Unlike dot notation, bracket notation can also contain names that are the results of any expressions variables whose values are computed at run-time.

let key = "first name" somePerson[key] = "Name Surname"

Similar operations are not possible while using the dot notation.

Iterating over all keys of an object

To iterate over all existing enumerable keys of an object, we may use the for…in construct. It is worth noting that this allows us to access only those properties of an object which are enumerable (Recall that enumerable is one of the four attributes of data properties). For instance, properties inherited from the Object.prototype are not enumerable. But, enumerable properties inherited from somewhere can also be accessed using the for…in construct

Example: Below is the example.

javascript

let person = {
    gender: "male"
}
 
let person1 = Object.create(person);
person1.name = "Adam";
person1.age = 45;
person1.nationality = "Australian";
 
for (let key in person1) {
    // Output : name, age, nationality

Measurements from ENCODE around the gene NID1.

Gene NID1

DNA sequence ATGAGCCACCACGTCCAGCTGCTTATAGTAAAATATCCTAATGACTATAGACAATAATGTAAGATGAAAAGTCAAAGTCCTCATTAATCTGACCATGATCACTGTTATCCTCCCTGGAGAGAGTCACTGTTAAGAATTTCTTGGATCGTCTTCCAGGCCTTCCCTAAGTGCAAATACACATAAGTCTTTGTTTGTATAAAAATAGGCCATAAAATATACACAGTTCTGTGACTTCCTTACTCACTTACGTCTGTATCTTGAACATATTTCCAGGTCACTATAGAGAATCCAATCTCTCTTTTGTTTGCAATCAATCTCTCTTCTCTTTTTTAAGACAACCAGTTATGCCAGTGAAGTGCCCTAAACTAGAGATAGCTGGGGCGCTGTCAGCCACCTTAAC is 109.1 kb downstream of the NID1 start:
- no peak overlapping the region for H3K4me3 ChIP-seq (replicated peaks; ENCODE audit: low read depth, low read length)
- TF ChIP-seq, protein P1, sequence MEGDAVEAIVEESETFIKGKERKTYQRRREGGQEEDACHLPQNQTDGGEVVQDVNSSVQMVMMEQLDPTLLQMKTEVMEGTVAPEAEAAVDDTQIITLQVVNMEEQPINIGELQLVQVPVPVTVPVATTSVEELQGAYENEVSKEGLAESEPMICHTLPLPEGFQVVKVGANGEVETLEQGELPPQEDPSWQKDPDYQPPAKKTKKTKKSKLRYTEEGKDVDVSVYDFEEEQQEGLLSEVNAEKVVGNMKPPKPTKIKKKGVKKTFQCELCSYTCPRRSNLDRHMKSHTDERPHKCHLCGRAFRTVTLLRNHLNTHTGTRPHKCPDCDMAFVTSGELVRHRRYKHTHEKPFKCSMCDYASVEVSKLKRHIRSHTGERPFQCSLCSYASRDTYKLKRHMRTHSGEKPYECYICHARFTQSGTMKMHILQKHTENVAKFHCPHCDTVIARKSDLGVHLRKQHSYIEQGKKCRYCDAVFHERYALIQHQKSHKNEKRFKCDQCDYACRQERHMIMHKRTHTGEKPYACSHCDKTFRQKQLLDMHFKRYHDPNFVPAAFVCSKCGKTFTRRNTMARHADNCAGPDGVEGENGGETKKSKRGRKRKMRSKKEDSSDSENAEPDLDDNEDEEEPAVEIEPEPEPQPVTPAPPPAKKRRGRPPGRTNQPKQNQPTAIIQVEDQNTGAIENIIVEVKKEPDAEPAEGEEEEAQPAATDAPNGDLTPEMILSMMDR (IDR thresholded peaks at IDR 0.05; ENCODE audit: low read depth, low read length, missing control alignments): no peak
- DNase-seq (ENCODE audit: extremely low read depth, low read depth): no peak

// and gender
    console.log(key);
}         

                    

Output
name
age
nationality
gender

Deleting Properties

To Delete a property of an object we can make use of the delete operator. An example of its usage has been listed below.

Example: Below is the example of deleting properties.

javascript

let obj1 = {
    propfirst : "Name"
}
 
// Output : Name
console.log(obj1.propfirst);
delete obj1.propfirst
 
// Output : undefined
console.log(obj1.propfirst);            

                    

Output
Name
undefined

Example: In this example, we can not delete inherited properties or non-configurable properties

javascript

let obj1 = {
    propfirst : "Name"
}
// Output : Name
console.log(obj1.propfirst)
let obj2 = Object.create(obj1);
 
// Output : Name
console.log(obj2.propfirst);
     
// Output : true.
console.log(delete obj2.propfirst);
 
    // Surprisingly Note that this will return true
    // regardless of whether the deletion was successful
 
    // Output : Name    
    console.log(obj2.propfirst);

                    

Output
Name
Name
true
Name


Last Updated : 29 Dec, 2023